Bipartisan congressional lawmakers have filed a new bill to reduce regulations on farmers that grow industrial hemp for non-extraction purposes.
Reps. Matt Rosendale (R-MT) and Chrissy Houlahan (D-PA) are sponsoring the Industrial Hemp Act, which is a House companion to a Senate version that was introduced in March by Sens. Jon Tester (D-MT) and Mike Braun (R-IN).
Hemp and its derivatives like CBD that contain no more than 0.3 percent THC by dry weight were legalized under the 2018 Farm Bill—and regulatory responsibility falls with the U.S. Department of Agriculture (USDA). The new bill seeks to create a distinction between “industrial” hemp that’s grown for products like fiber and “hemp for any purpose” which would cover crops cultivated to extract cannabinoids like CBD.
Farmers who cultivate industrial hemp would no longer be subject to background checks in order to participate in the market, and they wouldn’t have to fulfill rigorous sampling and testing requirements.
Instead, they would simply have to go through an annual visual inspection, where they would need to demonstrate that they’re growing the crop for a purpose covered under the new “industrial hemp” definition. If they failed the initial visual review they would then need to provide documentation demonstrating “a clear intent and in-field practices consistent with the designation” of industrial hemp. Only if they refused to do so would regulators then be empowered to physically test harvested plant material.
The measure also preempts states and tribes from enacting requirements on industrial hemp growers that are more stringent than those laid out in the bill. It further provides that anyone who knowingly produces hemp crops that are inconsistent with their designation will be ineligible to participate in the legal hemp industry for a period of five years.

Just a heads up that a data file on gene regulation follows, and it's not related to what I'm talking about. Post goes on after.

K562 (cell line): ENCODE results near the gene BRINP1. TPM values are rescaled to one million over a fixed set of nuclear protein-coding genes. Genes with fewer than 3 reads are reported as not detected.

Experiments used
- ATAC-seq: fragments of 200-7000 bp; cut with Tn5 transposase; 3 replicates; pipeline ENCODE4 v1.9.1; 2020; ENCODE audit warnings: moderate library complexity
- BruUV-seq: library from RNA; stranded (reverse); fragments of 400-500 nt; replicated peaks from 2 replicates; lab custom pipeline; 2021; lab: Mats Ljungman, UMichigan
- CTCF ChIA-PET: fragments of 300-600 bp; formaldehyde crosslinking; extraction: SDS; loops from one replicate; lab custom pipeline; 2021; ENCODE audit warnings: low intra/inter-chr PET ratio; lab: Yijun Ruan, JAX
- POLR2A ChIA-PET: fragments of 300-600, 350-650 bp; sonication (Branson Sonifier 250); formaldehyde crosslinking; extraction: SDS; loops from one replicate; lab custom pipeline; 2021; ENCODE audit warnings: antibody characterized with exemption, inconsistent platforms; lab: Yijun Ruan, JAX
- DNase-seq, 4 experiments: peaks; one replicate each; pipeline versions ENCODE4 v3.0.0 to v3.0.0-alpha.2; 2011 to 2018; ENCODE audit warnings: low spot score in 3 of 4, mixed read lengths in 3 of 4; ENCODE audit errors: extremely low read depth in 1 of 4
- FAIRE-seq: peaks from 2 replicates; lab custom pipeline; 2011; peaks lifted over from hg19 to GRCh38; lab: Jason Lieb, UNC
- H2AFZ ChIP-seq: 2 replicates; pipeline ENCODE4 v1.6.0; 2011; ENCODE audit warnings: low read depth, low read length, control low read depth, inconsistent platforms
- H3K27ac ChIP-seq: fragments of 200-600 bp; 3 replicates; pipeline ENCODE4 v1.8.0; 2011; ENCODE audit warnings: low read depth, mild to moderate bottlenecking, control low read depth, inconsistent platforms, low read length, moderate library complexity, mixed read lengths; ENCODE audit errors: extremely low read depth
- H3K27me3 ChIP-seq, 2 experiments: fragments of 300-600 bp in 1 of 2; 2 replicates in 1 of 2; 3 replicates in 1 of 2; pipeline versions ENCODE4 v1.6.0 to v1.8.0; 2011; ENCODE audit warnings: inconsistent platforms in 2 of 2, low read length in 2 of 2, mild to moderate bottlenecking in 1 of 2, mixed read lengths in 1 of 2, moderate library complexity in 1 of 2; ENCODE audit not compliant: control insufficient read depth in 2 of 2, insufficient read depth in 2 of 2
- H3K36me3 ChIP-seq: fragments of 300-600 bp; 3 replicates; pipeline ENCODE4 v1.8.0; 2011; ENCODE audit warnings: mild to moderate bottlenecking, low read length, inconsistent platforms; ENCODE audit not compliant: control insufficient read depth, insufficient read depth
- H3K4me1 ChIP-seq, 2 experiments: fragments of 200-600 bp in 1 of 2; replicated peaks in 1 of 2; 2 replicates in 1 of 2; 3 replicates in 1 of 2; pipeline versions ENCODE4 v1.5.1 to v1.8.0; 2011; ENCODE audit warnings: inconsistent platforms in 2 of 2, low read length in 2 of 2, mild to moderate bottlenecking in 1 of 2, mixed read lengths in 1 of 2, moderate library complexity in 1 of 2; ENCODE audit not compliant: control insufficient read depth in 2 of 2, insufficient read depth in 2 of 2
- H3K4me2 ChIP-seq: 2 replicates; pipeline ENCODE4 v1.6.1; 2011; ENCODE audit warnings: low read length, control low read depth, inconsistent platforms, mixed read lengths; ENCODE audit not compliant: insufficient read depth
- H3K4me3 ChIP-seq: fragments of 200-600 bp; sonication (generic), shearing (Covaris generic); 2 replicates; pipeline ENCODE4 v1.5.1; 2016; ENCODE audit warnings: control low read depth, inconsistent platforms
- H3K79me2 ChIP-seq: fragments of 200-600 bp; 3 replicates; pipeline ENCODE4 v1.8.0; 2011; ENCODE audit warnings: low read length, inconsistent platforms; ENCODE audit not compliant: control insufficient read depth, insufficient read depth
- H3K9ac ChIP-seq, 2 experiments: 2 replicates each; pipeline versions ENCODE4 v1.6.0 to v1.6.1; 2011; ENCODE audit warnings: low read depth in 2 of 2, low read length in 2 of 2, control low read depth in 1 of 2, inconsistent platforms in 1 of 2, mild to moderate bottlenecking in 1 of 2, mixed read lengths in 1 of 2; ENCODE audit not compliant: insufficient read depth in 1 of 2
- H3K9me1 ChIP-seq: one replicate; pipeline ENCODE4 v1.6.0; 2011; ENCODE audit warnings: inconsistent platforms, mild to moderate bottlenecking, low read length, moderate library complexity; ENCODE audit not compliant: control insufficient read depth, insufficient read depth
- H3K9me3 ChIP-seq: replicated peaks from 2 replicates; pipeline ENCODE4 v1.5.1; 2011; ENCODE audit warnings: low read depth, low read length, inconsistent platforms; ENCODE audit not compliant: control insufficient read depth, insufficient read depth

This bill’s introduction comes as discussions are heating up over the next iteration of the Farm Bill, in which lawmakers will likely try to include provisions to further ease burdens on the hemp market, which saw a significant decline in value last year, according to USDA.
Stakeholders have largely blamed FDA for the economic downturn, faulting the agency for choosing not to enact regulations that would allow for the marketing of hemp-derived cannabinoids in dietary supplements and the food supply. FDA said it needed further congressional action to develop such rules.
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Rep. James Comer (R-KY), chair of the House Oversight and Accountability Committee, sent a letter to FDA Commissioner Robert Califf in March, announcing an investigation into the agency’s decision and criticizing the “insufficient rationale for inaction” on CBD regulations.
Advocates are pushing Congress to enact legislation to address the issue, including a bipartisan bill from Reps. Morgan Griffith (R-VA) and Angie Craig (D-MN) that would provide a regulatory pathway for hemp derivatives like CBD.
Griffith and other bipartisan lawmakers sent a separate, related letter to the FDA commissioner last year. They expressed frustration over the “completely insufficient response” the agency provided in response to their bill calling for hemp-derived CBD to be permitted and regulated as a food additive.
Meanwhile, a group of House lawmakers introduced a bill in March that seeks to end what they say is a “discriminatory” federal policy that bars people with prior felony drug convictions from owning or leading legal hemp businesses.
All of this comes in the background of a major task for FDA: Conducting a scientific review into marijuana, at the direction of President Joe Biden, to aid in an assessment of its federal scheduling. FDA’s recommendation won’t be binding, but officials say they expect the Drug Enforcement Administration (DEA) to produce a scheduling recommendation that’s consistent with their findings about its risks and benefits.
Read the text of the Industrial Hemp Act below:
Photo courtesy of Brendan Cleak.
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